Gender Bias in the Research

The common belief once was that when women reach menopause, our risk of developing a heart attack or coronary heart disease (CHD) becomes the same as a man’s.  Right? How many women believe this? I know I did, so I was not worried.  And I do not believe that your genes are your fate either.  For example, if your father died of coronary artery disease, this does not mean this will be your fate.  You are what your eat and science now proves it.

When I had my heart attacks there was little  said about young or middle-aged women from ages 45-54 having heart attacks. The belief has been widespread that women have the same risks as a man after we enter our 60s.   However, we know now that this is not true. In fact, because it has become understood that younger women do suffer heart disease, and heart attacks research must now reevaluate treatment protocols. Because of the gender bias in developing treatments, medical scientists now understand that treatments based on men’s bodies and ages don’t work on women the same way. Treatments developed for men may not be effective for women.  This is due largely to the fact that women were typically excluded in studies.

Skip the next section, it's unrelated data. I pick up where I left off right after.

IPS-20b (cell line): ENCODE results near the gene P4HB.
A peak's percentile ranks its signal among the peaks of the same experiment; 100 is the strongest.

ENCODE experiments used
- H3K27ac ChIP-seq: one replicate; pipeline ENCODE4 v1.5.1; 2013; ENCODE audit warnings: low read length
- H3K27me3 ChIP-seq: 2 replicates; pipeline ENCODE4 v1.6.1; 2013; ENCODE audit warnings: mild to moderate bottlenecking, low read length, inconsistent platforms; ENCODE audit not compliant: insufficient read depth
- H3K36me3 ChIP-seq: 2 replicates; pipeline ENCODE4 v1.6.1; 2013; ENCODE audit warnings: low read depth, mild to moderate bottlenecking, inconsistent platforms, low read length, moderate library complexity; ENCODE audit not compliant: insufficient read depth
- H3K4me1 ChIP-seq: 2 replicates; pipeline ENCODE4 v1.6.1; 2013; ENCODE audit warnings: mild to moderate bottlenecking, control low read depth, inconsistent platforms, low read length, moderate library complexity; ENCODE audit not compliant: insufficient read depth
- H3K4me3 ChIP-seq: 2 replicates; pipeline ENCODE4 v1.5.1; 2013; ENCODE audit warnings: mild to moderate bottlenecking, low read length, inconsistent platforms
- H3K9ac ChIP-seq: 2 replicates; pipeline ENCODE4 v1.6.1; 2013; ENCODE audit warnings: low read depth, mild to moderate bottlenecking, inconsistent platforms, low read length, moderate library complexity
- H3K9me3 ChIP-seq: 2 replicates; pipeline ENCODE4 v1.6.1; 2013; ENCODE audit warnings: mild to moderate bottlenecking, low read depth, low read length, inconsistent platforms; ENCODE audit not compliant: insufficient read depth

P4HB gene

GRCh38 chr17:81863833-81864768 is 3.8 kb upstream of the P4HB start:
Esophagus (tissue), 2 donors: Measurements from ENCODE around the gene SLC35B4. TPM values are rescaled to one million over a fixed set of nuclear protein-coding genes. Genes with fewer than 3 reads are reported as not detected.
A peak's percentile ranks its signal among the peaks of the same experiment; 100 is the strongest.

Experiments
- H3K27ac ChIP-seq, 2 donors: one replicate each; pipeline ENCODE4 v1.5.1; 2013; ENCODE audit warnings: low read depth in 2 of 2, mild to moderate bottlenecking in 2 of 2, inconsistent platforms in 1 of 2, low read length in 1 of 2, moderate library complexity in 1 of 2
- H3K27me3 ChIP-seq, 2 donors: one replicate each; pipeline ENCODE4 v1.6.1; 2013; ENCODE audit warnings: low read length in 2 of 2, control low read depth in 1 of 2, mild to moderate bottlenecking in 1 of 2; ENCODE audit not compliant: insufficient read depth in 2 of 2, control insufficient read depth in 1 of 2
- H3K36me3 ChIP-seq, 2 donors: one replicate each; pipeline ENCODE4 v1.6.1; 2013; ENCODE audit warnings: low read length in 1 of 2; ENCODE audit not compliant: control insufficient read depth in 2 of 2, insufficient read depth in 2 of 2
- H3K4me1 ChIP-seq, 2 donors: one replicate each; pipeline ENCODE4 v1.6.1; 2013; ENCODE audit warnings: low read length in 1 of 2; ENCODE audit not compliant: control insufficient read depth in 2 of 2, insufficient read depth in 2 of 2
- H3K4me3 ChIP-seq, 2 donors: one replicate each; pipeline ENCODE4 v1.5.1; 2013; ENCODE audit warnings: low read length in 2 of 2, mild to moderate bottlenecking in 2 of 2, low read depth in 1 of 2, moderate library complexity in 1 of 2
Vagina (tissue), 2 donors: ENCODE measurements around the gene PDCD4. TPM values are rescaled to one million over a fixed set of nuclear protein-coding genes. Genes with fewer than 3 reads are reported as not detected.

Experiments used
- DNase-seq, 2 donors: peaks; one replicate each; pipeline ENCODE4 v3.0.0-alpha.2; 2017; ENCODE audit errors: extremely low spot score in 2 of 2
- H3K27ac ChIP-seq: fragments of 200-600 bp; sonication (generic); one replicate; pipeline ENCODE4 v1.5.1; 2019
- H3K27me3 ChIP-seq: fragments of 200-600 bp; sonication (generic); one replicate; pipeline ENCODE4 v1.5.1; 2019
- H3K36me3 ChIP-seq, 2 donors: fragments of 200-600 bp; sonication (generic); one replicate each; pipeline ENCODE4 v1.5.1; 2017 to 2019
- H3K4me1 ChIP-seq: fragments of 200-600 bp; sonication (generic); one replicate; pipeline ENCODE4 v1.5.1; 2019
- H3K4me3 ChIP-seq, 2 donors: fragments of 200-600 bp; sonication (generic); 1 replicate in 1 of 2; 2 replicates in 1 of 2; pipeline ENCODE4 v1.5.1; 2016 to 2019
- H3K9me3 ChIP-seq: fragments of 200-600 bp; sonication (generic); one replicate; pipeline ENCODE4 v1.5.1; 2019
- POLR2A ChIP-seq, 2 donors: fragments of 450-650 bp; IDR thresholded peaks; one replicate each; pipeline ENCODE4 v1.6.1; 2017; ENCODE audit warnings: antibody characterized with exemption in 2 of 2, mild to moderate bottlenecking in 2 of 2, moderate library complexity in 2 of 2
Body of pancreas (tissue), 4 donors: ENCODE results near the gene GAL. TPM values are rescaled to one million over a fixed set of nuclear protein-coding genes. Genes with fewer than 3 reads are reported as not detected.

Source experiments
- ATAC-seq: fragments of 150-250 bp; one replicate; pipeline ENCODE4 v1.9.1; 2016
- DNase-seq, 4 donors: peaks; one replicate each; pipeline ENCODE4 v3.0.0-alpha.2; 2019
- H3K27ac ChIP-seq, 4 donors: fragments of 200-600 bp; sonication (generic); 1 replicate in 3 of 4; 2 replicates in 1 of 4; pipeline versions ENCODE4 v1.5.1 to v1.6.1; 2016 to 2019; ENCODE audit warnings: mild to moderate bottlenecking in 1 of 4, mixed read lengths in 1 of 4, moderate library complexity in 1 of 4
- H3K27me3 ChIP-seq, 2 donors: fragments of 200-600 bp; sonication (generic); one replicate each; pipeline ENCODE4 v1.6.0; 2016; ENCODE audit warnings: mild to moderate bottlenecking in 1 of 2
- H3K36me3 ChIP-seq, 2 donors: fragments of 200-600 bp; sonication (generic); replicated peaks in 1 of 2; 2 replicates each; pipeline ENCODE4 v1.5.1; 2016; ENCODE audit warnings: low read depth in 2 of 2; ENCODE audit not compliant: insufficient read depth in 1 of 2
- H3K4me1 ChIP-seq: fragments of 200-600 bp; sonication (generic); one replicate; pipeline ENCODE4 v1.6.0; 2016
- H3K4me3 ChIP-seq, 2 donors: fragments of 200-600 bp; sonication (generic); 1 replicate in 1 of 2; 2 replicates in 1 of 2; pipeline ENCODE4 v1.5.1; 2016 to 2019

In fact, researchers now recognize additional bias concerning ethnicity. African-American, Hispanic-American, and Latin-American women appear to be at a greater risk for developing heart disease compared to Caucasian women of similar socioeconomic status (American Heart Association, 2006). Therefore, not only are more women’s focused studies needed, but also studies regarding ethnic backgrounds in women.

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